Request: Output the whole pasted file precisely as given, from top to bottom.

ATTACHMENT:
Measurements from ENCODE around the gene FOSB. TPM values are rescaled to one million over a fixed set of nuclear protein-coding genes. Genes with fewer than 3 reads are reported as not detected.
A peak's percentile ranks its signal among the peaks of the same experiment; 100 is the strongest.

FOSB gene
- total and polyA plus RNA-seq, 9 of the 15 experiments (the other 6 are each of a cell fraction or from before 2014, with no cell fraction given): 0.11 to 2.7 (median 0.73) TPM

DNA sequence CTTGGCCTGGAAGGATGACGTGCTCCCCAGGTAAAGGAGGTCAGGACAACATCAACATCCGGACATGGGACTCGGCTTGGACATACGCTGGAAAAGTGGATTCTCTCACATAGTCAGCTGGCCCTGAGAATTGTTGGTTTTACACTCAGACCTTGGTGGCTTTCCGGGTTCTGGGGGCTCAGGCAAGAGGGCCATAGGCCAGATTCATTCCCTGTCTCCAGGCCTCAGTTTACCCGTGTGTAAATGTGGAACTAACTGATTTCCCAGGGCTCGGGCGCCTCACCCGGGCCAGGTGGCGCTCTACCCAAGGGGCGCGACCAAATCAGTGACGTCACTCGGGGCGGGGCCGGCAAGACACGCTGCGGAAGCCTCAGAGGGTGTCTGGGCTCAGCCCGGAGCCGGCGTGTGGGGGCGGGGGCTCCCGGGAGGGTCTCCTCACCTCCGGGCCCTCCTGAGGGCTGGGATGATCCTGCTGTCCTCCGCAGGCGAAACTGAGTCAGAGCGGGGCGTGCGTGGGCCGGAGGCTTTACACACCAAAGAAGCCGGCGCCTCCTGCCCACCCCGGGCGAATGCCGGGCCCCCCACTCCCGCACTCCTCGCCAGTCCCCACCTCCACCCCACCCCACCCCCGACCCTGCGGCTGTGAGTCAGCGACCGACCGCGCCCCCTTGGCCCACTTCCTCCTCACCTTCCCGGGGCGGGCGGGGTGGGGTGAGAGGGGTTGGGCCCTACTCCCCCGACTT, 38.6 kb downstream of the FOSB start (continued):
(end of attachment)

Measurements from ENCODE around the gene FOSB. TPM values are rescaled to one million over a fixed set of nuclear protein-coding genes. Genes with fewer than 3 reads are reported as not detected.
A peak's percentile ranks its signal among the peaks of the same experiment; 100 is the strongest.

FOSB gene
- total and polyA plus RNA-seq, 9 of the 15 experiments (the other 6 are each of a cell fraction or from before 2014, with no cell fraction given): 0.11 to 2.7 (median 0.73) TPM

DNA sequence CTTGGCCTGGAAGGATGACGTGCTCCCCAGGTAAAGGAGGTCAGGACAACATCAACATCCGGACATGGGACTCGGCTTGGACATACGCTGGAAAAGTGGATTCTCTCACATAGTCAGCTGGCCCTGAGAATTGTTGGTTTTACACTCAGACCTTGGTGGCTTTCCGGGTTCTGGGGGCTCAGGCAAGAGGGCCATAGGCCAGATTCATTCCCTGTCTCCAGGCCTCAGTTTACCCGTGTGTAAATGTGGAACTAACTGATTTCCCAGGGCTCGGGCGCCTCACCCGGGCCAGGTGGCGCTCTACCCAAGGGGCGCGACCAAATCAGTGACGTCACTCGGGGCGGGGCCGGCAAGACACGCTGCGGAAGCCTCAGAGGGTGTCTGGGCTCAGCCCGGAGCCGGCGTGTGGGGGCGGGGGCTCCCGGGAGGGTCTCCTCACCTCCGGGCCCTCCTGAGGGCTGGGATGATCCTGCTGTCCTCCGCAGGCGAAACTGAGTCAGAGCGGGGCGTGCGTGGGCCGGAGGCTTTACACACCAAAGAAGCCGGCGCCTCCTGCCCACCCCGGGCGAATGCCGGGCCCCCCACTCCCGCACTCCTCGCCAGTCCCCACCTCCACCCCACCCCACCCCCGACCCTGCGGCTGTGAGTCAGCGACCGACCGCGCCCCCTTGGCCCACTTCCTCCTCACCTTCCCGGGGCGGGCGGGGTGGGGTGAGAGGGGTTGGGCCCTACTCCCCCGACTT, 38.6 kb downstream of the FOSB start (continued):